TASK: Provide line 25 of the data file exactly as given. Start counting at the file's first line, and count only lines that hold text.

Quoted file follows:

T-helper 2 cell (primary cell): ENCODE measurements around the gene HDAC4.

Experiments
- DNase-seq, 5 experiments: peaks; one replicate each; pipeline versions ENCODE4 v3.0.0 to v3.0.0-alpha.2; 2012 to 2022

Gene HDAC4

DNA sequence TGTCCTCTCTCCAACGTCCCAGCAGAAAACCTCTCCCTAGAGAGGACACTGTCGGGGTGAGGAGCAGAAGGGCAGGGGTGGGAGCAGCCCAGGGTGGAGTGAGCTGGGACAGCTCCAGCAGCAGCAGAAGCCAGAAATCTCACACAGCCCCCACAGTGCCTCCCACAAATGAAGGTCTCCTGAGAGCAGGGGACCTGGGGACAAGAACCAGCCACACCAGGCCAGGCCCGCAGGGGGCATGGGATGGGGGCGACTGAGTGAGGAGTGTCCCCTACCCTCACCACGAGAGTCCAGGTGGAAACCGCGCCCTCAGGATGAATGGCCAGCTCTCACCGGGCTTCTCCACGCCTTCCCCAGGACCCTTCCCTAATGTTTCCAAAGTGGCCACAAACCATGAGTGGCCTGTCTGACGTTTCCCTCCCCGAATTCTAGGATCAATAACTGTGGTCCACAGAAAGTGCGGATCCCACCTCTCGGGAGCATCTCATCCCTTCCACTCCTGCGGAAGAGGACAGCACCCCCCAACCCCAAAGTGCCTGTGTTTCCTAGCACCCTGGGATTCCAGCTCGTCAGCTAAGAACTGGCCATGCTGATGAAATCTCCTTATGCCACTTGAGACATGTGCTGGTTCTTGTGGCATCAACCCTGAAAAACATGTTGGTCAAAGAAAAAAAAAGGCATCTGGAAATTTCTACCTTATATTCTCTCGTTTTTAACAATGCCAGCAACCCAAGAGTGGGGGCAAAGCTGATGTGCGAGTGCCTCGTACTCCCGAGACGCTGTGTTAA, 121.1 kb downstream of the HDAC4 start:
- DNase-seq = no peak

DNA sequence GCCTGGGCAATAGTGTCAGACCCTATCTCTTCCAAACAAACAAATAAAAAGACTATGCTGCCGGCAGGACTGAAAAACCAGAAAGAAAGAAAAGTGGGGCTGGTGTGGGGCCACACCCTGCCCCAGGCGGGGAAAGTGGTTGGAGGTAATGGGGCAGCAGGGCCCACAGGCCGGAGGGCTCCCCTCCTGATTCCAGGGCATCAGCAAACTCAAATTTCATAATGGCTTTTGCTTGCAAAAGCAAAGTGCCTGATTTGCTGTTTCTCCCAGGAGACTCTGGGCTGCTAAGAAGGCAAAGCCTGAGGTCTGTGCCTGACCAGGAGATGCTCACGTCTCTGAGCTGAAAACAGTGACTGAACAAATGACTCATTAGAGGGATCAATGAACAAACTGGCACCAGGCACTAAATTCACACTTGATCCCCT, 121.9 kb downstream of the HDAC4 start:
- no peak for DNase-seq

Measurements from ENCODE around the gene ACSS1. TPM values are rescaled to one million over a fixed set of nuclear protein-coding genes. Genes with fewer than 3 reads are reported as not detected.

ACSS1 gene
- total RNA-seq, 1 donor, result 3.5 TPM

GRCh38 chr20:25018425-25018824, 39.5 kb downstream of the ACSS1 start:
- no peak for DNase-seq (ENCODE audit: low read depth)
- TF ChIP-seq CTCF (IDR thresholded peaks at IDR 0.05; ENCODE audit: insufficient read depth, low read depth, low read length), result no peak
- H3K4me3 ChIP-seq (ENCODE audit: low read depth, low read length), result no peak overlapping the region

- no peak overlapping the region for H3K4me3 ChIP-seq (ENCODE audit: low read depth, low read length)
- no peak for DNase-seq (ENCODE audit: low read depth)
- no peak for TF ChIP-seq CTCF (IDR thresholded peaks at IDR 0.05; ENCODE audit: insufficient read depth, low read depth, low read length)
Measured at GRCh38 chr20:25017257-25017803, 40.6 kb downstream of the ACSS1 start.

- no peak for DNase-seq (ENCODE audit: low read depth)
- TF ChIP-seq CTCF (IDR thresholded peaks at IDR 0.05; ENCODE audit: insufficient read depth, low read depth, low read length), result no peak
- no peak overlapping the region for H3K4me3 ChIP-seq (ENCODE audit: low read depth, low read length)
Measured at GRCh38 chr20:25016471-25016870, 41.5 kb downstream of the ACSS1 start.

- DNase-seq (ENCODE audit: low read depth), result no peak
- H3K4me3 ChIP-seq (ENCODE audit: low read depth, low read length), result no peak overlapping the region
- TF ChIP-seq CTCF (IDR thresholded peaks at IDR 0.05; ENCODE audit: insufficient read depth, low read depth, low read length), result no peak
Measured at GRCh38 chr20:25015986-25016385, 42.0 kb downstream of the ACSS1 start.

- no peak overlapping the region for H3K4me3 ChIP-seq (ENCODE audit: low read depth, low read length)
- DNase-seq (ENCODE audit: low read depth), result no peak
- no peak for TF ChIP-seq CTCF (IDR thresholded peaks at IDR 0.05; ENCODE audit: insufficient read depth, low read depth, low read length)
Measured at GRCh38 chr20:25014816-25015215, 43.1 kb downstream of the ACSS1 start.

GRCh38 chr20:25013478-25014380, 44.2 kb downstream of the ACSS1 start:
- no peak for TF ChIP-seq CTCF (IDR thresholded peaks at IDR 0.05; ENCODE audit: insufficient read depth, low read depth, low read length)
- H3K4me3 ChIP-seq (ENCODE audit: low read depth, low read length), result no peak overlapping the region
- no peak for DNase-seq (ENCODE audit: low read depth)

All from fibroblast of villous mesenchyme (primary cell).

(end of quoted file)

- H3K4me3 ChIP-seq (ENCODE audit: low read depth, low read length), result no peak overlapping the region